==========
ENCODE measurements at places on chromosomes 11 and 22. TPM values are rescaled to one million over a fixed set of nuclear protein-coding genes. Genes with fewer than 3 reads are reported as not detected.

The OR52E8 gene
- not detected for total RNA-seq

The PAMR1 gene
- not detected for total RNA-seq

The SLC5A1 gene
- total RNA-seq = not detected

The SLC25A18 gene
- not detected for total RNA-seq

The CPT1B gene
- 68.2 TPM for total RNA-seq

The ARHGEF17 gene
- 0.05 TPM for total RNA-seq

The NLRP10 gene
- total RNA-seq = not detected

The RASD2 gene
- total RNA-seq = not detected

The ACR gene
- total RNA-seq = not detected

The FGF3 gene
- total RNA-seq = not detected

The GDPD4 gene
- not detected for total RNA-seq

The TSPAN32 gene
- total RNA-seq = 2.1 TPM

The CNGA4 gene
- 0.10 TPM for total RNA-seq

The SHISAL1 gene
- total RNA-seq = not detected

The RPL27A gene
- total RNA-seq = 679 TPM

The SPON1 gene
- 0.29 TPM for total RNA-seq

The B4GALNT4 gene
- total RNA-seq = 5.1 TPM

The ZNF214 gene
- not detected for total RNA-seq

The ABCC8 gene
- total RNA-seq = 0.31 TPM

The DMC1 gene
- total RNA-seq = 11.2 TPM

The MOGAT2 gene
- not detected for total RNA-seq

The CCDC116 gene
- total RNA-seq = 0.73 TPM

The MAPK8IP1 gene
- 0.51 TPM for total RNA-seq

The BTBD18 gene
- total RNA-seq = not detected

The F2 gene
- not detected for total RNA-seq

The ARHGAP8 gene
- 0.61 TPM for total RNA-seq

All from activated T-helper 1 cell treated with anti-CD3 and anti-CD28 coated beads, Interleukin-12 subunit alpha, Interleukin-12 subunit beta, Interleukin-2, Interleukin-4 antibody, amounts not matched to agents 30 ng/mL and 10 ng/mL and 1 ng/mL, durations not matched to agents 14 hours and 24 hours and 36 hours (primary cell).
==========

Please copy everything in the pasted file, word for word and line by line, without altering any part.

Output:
ENCODE measurements at places on chromosomes 11 and 22. TPM values are rescaled to one million over a fixed set of nuclear protein-coding genes. Genes with fewer than 3 reads are reported as not detected.

The OR52E8 gene
- not detected for total RNA-seq

The PAMR1 gene
- not detected for total RNA-seq

The SLC5A1 gene
- total RNA-seq = not detected

The SLC25A18 gene
- not detected for total RNA-seq

The CPT1B gene
- 68.2 TPM for total RNA-seq

The ARHGEF17 gene
- 0.05 TPM for total RNA-seq

The NLRP10 gene
- total RNA-seq = not detected

The RASD2 gene
- total RNA-seq = not detected

The ACR gene
- total RNA-seq = not detected

The FGF3 gene
- total RNA-seq = not detected

The GDPD4 gene
- not detected for total RNA-seq

The TSPAN32 gene
- total RNA-seq = 2.1 TPM

The CNGA4 gene
- 0.10 TPM for total RNA-seq

The SHISAL1 gene
- total RNA-seq = not detected

The RPL27A gene
- total RNA-seq = 679 TPM

The SPON1 gene
- 0.29 TPM for total RNA-seq

The B4GALNT4 gene
- total RNA-seq = 5.1 TPM

The ZNF214 gene
- not detected for total RNA-seq

The ABCC8 gene
- total RNA-seq = 0.31 TPM

The DMC1 gene
- total RNA-seq = 11.2 TPM

The MOGAT2 gene
- not detected for total RNA-seq

The CCDC116 gene
- total RNA-seq = 0.73 TPM

The MAPK8IP1 gene
- 0.51 TPM for total RNA-seq

The BTBD18 gene
- total RNA-seq = not detected

The F2 gene
- not detected for total RNA-seq

The ARHGAP8 gene
- 0.61 TPM for total RNA-seq

All from activated T-helper 1 cell treated with anti-CD3 and anti-CD28 coated beads, Interleukin-12 subunit alpha, Interleukin-12 subunit beta, Interleukin-2, Interleukin-4 antibody, amounts not matched to agents 30 ng/mL and 10 ng/mL and 1 ng/mL, durations not matched to agents 14 hours and 24 hours and 36 hours (primary cell).